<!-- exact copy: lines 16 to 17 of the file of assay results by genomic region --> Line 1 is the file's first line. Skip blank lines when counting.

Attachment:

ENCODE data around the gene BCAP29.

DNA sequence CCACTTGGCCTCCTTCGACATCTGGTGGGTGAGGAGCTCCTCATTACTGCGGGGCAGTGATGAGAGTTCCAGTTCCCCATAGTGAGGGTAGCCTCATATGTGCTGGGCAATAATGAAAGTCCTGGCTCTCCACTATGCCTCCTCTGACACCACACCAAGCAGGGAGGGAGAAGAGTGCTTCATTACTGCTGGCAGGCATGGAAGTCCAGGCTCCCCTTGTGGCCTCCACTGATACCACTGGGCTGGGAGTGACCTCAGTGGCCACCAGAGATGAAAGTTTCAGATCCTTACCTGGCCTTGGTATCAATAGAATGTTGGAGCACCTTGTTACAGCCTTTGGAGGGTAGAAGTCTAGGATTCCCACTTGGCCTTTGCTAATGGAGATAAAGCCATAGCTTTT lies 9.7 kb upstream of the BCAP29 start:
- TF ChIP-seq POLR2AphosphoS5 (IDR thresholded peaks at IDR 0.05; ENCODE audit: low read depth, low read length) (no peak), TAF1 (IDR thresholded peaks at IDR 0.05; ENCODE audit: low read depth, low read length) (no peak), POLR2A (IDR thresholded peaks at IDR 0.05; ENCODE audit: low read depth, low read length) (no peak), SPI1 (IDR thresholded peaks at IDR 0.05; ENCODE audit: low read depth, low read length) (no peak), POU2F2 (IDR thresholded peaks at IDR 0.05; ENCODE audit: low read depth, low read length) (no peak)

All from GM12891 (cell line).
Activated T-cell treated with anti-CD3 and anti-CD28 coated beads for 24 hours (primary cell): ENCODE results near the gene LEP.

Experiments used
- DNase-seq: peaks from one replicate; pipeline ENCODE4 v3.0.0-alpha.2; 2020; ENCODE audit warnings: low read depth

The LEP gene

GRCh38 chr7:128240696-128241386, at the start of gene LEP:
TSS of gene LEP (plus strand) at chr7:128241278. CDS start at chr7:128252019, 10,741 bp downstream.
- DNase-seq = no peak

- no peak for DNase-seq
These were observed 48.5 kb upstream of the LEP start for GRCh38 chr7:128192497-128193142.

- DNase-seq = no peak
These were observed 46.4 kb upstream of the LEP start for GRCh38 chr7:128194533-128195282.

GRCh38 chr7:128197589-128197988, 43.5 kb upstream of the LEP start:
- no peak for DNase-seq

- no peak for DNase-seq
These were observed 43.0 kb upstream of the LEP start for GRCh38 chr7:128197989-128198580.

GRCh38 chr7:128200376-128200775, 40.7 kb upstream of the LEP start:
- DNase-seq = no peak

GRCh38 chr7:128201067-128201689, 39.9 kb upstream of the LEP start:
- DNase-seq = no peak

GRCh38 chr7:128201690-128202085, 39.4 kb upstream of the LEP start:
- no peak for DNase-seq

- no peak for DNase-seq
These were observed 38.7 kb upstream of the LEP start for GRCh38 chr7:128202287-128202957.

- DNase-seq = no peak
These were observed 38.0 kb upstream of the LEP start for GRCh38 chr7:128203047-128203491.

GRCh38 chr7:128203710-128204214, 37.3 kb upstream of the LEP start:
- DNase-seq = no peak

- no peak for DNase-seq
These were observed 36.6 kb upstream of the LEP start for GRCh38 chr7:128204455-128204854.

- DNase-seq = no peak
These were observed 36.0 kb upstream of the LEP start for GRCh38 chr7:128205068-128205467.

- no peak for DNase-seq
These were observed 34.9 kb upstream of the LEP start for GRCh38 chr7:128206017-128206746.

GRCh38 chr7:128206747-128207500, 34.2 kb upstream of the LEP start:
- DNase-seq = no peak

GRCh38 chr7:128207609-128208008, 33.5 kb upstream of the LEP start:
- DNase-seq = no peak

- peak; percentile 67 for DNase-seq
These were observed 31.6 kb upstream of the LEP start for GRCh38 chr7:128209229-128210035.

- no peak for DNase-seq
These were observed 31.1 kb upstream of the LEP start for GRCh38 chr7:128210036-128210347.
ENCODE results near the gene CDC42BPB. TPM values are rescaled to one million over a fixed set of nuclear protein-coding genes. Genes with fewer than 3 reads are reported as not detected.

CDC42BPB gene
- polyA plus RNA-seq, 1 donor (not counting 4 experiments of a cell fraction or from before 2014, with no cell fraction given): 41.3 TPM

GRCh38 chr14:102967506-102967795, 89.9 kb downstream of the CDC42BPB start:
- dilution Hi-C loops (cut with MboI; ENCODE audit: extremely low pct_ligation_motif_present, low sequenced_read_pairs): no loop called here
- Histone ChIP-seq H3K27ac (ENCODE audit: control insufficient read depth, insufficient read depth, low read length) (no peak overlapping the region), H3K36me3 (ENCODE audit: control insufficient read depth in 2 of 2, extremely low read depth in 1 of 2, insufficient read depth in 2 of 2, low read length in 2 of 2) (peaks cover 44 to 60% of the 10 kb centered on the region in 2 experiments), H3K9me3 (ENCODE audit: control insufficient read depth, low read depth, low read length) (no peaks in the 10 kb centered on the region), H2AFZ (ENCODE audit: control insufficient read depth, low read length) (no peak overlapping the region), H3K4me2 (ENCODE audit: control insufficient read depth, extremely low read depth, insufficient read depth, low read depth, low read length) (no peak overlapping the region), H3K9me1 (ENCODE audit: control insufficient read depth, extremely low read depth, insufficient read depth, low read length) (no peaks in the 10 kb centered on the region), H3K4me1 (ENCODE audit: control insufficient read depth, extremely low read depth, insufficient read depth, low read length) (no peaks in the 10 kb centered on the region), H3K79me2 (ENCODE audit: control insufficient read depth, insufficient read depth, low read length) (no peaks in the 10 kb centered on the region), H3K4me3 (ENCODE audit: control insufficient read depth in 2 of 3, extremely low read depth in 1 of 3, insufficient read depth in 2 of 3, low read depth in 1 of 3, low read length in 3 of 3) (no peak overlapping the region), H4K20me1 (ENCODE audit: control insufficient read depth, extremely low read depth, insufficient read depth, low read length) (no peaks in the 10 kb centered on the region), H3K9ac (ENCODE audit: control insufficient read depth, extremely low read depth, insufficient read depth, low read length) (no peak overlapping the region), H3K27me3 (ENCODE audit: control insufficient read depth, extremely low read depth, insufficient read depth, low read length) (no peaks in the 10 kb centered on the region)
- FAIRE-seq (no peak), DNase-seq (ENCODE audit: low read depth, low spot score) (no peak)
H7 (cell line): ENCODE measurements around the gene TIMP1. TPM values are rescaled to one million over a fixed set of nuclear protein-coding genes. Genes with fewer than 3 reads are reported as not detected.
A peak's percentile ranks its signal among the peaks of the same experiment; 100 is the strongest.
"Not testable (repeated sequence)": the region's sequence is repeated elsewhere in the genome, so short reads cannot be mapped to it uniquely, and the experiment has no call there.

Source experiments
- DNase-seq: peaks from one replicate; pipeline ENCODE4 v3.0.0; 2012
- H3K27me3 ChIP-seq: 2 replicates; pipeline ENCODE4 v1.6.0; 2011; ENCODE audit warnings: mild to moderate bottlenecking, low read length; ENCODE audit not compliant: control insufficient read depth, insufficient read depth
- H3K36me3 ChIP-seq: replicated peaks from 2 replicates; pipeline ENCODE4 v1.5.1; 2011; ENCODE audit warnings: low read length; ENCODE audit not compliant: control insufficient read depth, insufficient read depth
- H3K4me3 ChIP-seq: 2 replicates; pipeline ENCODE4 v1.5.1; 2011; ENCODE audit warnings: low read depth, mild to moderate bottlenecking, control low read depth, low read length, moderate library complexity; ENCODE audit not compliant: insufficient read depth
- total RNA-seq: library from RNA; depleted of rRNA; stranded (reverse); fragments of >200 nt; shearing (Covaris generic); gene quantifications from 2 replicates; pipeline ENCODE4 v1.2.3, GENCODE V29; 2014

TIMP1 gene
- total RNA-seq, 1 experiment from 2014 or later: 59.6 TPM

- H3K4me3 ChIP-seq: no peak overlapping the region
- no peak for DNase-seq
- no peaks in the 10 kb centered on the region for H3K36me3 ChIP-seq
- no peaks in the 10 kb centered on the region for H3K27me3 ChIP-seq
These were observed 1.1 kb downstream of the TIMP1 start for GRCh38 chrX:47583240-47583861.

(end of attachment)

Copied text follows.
GRCh38 chr7:128197589-128197988, 43.5 kb upstream of the LEP start:
- no peak for DNase-seq